As many of you may know firsthand, the pandemic created challenging conditions for organizing. But that didn’t stop the Rent Freeze campaign and the tenants union from continuing to organize.
Kat: While it was difficult to have campus close down and completely change our initial plans, as we planned on canvassing door to door and local communities in Ithaca as well as starting a hotline which was delayed because of the whole entire COVID crisis, it was incredibly amazing to see that amount of folks who were ready to dedicate so much time and labor to organizing through the rent freeze campaign. To pushing local politicians to protect working class and low income locals and students.
Daisy: Some of the tactics that we used to continue the push for rent cancellation were continued calls and conversation with the Mayor and Common Council members, flyering around town, circulating petitions online. Then we actually co-sponsored the Party for Socialism and Liberation’s “Cancel the Rents” Car Caravan. This was our means of really getting people out onto the streets and getting a lot more visibility for this. And that was actually somewhere that one of our members announced the resolution in a speech that she was doing. And then at one point, also a small group of protesters actually showed up outside the Mayor’s house during the vote, something he was not very happy about. But I’m sure that played some role in it as well.
All that organizing brought a proposal to a vote at Common Council, aka Ithaca’s City Council. The final proposal put in place a protection against eviction, by forgiving back owed rent.
Daisy: So the resolution itself which you can see on our website at Ithacatu.org. Cancel Rent is perhaps a little bit misleading, because it’s really asking to forgive the rent accrued since the beginning of the pandemic for people that can’t pay it. So it’s keeping them from being evicted. Basically, though, people who apply and can prove economic hardship can have all rent forgiven. And the money actually comes from the state. It’s not even really on the landlord’s back. It’s the idea of taking that pressure off of tenants and putting it on the state.
The successful vote was shocking to organizers. Being the first city in the US to pass such a measure is no small task.
Kat: Our initial actually through the rent freeze campaign before this resolution was passed, literally I think almost none of the council members even approved of the idea of cancelling rent. I was in disbelief when the resolution passed. Just a month prior, we had no support. Folks did text me that it did pass. It felt really empowering to see the power of solidarity organizing and how it can change our political system. Especially during a time in which coronavirus has really highlighted the ails of capitalism, where racism and inequality, income inequality, are really exposed. It reaffirmed my belief that real substantial political change aren’t created by politicians, but they’re created by folks participating in organizing from the bottom up. And until the government realizes and actively protects people’s rights to fair and decent housing, and addresses the ways in which laws are written in favor of landlords, our work organizing and uplifting folks from working class backgrounds, black and immigrant tenants, will continue. This win, though it isn’t confirmed yet, really encouraged us to continue doing the good work to fight for these vulnerable communities.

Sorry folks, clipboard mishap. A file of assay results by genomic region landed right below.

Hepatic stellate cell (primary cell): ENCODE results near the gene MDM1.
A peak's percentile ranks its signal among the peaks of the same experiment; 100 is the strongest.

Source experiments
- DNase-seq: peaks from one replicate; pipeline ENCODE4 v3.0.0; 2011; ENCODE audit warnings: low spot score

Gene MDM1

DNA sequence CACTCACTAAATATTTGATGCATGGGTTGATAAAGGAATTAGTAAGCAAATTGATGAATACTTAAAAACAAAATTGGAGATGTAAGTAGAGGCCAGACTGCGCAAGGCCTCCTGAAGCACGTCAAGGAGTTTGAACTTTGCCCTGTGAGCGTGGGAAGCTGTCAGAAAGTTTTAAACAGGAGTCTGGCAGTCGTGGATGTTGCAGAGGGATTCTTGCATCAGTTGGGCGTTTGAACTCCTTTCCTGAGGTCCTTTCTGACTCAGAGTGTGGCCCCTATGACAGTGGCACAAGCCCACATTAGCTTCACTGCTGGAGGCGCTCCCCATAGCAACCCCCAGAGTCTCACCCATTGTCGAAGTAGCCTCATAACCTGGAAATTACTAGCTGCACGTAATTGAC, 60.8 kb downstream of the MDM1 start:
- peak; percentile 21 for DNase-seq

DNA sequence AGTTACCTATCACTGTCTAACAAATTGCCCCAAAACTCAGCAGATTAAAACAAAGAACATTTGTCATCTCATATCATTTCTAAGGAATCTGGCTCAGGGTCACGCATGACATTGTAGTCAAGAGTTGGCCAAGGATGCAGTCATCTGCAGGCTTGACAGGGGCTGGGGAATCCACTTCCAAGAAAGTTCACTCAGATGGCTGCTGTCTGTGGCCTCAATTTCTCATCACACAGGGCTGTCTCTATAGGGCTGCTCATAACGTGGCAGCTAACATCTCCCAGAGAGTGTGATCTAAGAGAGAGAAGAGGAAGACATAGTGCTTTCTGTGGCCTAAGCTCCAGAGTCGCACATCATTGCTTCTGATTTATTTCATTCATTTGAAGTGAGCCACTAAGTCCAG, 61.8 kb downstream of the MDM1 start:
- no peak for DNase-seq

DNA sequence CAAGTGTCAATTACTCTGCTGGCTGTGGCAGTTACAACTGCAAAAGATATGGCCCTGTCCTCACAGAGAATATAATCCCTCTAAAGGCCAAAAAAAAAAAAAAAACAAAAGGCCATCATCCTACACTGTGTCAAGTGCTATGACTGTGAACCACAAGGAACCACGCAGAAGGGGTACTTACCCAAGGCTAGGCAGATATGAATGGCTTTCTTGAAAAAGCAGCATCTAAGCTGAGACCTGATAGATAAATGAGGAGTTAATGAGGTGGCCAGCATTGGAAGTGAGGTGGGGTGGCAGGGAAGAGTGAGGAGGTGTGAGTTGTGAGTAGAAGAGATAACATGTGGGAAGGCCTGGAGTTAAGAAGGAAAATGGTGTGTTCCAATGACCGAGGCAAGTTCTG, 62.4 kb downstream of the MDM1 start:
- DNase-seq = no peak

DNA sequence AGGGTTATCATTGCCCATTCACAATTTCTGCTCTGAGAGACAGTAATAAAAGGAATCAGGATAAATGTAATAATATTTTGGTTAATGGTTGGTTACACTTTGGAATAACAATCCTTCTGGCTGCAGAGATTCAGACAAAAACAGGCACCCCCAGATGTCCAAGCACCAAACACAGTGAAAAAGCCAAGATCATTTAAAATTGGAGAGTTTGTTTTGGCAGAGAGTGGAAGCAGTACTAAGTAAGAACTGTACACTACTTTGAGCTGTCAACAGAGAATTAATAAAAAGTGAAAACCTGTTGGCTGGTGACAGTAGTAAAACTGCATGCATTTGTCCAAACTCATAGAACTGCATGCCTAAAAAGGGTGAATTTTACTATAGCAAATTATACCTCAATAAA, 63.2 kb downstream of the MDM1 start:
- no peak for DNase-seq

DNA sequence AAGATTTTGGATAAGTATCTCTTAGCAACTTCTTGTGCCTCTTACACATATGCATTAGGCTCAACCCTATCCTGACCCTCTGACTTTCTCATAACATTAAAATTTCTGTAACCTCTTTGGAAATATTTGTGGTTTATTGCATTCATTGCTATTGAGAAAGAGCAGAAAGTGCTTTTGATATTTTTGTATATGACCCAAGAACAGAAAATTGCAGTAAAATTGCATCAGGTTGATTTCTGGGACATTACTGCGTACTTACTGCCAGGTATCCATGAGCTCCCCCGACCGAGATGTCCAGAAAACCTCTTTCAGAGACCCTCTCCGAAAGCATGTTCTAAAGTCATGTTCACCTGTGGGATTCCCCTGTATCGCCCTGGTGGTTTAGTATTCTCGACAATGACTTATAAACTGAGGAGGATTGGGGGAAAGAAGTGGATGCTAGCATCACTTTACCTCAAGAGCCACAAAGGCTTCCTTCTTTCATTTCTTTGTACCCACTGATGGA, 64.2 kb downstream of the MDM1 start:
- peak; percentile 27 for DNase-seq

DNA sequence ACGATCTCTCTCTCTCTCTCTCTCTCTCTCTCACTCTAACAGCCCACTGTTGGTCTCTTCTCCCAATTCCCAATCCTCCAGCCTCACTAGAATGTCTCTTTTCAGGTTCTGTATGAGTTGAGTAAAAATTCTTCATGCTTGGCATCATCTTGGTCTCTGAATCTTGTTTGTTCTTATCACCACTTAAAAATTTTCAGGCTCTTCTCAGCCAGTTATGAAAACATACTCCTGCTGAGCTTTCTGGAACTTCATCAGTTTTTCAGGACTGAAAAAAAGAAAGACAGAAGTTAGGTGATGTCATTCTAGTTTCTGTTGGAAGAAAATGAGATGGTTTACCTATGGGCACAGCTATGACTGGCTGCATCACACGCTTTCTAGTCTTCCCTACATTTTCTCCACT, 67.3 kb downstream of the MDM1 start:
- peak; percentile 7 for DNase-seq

Bizarrely, the proposal is now in a kind of purgatory. The New York Health Department will need to approve it before it will actually go into effect.
Daisy: So typically, the city’s resolutions would not need state approval, but the governor signed an executive order during the pandemic which requires local orders to get approved from the health department. So the intent of that was to keep cities from circumventing the state’s lockdown orders. But also then means that things like the rent cancellation resolution has to go through the Department of Health as well. Which is something that we’re working toward tactics to really get their attention and get mass approval for that. You can actually see some of those on our website as well right now. We just put up info for a phone zap for example. And that’s something that you can do really from anywhere. The push right now is to have it kind of get outside of Ithaca and get support from all over. And if this gets approved at a state level, then that will mean that kind of paves the way for other cities to do something like this.